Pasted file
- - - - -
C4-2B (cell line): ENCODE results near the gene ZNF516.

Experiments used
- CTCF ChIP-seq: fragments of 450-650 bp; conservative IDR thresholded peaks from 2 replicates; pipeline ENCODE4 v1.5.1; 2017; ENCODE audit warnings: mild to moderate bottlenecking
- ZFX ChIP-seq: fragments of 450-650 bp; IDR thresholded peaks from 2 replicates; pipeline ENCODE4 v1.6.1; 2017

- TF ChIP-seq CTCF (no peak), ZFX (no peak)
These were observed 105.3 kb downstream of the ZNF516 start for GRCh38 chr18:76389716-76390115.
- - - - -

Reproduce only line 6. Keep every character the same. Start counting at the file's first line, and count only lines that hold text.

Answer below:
These were observed 105.3 kb downstream of the ZNF516 start for GRCh38 chr18:76389716-76390115.